TURNING SIXTY and by nature loathing to procrastinate, I felt the winds of Christmas early this year. ‘Tis the season for giving and receiving, memories of the past, and hopes for the future, merging as a foundation of good will and positive aspiration for the season.
My first gift was the confirmation that we as Canadians of all nationalities stood in silent memorial to the memory of our fallen on November 11. I saw a community respond in large numbers to the call to bear witness, and declare thanks. As I scanned the crowds, I found a sense of renewal in the number of young people attending the service.
I noted a man driving down a side road. He stopped, got out, and joined the people in our moment of silence.
Remembrance Day, a time of grateful sadness, remorse, hope, and above all, a pride in the men and women that represent Canada. A gift renewed.
November 19 was the day to confirm the gift of freedom. Freedom to vote, to speak out, for and against, to even change the people that govern us.
As free people we participated in a civic election. This year I volunteered as a worker and I was truly inspired by the diversity of the voters. I witnessed immigrant families voting as if it were a sacred ritual, and staunch Anglo Saxons inserting their votes with a hand of defiance.
December 4 produced a wondrous gift for our family in the form of a baby girl. Sofia joined us in the quiet time of morning.
There is something about a newborn child, be its innocence, or the reflection of God.
A baby is confirmation that mankind can choose to make a difference. There are expectations about being a grandparent. It can be described as a renewal of life or a confirmation of purpose; but to me it is a time of childhood. A time to break all the rules you imposed on your own children “for their own good.”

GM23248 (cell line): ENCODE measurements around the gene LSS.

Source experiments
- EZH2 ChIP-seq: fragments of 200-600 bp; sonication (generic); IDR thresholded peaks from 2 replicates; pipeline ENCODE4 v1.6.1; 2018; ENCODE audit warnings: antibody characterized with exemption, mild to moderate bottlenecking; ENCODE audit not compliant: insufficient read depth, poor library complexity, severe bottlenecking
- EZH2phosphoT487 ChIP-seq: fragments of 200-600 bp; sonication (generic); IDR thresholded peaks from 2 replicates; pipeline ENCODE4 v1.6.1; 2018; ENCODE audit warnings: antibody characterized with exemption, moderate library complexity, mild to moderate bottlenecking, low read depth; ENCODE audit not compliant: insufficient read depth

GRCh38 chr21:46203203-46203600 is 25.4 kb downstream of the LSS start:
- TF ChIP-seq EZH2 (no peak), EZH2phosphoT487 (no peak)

Christmas is absolutely the very best time for grandparents and grandchildren.
Mid-December finds me looking out my front window and reflecting on the street that we have called home for many years. I enjoy the ethnic diversity that has occurred. The neighbourhood has evolved, yet retained its character of family, children, and old dogs.
I actually know most of my neighbours. We take time to talk, wave in passing and most importantly, look out for each other. Summer fish and winter shovels are shared.
I continue to forge a special bond with a little three-year-old packaged with life and vitality. He shares youth, spirit, and trust, in return it costs me jelly beans. He has chipped away at my protections, foiled my gruff ways and learned the secrets to grandpa’s heart.
He has done so much more by giving gifts universal to all children – the ability to bring smiles, to cast fleeting resemblance of children long gone on the road of adults.
Christmas is a time of giving and receiving, I look at all that I have received and realize that Christmas can be year round and starting it all was the gift of a child.
Tony Vincenzi is a writer and grandfather living in Terrace, BC.